The change of Name from Barclays Bank to Absa Bank Kenya has led to an 85percent decline in profits for the lender.
The one-off transition costs which hit Ksh.1.7 billion this year, saw the profits dip from Ksh.3.9 billion last year to Ksh.589 million this year
Last year the costs stood at Ksh.560.8 million.
Save for the one off costs, the lender’s normalized profit stood at Ksh.1.2 billion or a corresponding 72 per cent decline year on year.
Absa’s total operating expenses meanwhile soared by 36 per cent in the period as its cost of loan-loss provisions increased by three-fold to Ksh.5.4 billion And costs associated with having to migrated its technology systems and rebranding of its assets to Absa.
The ongoing Corona virus pandemic continued to take a toll on the banking sector as gross non-performing loans (NPLs) increased to Ksh.17 billion from Ksh.15.7 billion last year.
Absa says it has restructured Ksh.57 billion worth of customer loans representing 28 percent of its advances to customers as cushioning during the pandemic.
“The world is facing one of the most difficult challenges of our lifetime, one which governments, industries, businesses and societies around the world were not sufficiently prepared for and whose full impact is yet to be understood. As management, we have taken the decision to increase credit impairment provisions to position ourselves for the uncertain future,” said Absa Bank Kenya Managing Director Jeremy AworiLoading...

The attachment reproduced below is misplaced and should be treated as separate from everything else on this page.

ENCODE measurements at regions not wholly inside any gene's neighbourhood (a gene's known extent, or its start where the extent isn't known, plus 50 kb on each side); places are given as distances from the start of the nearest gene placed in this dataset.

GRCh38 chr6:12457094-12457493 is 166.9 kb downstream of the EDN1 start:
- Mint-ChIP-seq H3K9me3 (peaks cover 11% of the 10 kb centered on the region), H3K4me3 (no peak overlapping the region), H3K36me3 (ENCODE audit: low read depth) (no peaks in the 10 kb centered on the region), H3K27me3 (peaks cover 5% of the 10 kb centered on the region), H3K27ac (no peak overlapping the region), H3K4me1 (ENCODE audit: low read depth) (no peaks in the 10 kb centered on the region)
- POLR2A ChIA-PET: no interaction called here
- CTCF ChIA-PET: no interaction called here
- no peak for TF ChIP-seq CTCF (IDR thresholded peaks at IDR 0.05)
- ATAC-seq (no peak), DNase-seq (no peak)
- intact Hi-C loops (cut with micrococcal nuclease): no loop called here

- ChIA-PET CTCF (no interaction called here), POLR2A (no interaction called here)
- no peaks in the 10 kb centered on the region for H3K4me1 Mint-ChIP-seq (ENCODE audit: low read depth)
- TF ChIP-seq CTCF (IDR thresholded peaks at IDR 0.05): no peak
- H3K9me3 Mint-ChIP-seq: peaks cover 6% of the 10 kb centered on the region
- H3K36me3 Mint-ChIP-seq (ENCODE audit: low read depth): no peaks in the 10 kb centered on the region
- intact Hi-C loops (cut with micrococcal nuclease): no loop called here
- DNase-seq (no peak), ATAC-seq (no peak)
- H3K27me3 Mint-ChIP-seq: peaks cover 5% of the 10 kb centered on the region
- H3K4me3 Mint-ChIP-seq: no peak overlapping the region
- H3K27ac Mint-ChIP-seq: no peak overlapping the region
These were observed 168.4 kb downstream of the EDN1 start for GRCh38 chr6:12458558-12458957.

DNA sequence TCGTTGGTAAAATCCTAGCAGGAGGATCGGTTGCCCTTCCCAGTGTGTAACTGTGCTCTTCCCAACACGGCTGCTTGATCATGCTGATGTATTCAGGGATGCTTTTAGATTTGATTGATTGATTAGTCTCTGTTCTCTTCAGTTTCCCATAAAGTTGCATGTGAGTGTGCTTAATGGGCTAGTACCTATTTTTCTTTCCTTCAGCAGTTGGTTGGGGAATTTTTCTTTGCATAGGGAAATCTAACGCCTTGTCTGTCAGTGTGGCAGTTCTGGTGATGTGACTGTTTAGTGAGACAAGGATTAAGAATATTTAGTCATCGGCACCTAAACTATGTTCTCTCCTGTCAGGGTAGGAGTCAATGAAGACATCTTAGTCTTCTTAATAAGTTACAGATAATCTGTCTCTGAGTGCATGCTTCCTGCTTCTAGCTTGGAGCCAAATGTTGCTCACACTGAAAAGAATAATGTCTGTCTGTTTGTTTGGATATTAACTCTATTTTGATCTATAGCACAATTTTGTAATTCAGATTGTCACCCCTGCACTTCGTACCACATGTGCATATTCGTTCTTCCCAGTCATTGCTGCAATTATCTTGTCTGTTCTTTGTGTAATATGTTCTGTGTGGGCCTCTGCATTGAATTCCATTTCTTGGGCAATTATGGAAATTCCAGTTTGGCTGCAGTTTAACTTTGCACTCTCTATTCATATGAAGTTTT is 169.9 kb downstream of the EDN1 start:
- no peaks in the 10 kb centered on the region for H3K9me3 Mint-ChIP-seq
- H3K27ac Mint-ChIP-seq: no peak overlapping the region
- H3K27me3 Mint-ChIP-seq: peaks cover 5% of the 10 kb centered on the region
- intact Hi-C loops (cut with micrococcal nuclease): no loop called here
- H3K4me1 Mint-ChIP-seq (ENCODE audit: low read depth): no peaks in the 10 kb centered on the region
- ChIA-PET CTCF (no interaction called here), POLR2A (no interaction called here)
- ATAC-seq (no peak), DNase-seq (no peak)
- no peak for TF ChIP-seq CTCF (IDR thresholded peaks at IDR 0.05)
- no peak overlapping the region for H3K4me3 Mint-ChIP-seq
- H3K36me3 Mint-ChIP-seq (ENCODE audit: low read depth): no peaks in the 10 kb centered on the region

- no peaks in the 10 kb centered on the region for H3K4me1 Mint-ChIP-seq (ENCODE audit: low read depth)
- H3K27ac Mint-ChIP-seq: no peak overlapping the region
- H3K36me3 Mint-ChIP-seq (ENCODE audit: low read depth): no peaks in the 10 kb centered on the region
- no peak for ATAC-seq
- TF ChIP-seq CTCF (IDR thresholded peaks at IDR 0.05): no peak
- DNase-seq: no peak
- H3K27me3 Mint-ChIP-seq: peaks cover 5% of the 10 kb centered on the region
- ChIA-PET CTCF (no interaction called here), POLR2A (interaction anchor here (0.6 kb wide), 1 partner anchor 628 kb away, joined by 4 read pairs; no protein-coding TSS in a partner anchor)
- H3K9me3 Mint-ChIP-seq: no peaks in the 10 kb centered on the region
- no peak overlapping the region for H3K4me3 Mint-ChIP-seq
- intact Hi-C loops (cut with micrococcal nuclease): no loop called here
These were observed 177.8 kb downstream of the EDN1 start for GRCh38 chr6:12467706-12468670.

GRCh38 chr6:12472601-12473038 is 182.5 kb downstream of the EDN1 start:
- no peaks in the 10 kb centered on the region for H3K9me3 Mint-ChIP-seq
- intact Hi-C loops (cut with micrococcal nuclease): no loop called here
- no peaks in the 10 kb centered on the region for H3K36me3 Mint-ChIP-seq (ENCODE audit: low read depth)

“The fortunes of the banking sector follow those of its customers and the broader economy and therefore 2020 will be a tough year for the sector.”
The lender however continued to mark resilience in its comprehensive income with both interest and non-funded streams growing.
The bank registered a 2.7 percent growth in net interest income with gross earnings topping Ksh.15.3 billion while non interest funded income (NFI) rose by 3.8 percent to Ksh.5.5 billion.
More over the bank marked a balance sheet expansion with loans and customer deposits increasing by 8.1 and 8.3 percent to Ksh.201.9 billion and Ksh.248.7 billion respectively.
In spite of the tough operating environment, the bank projects continued resilience into the second half of the year.
“We expect an impact on revenue growth across the industry on the back of reduced business activity. With the proactive actions that we have taken in the first half to improve balance sheet resilience, we expect a more predictable second half,” added Mr. Awori.
The lender’s board has not declared an interim dividend in line with an industry-wide cash preservation stance with the group’s earning per share declining to 11 cents from a higher 71 cents last year.
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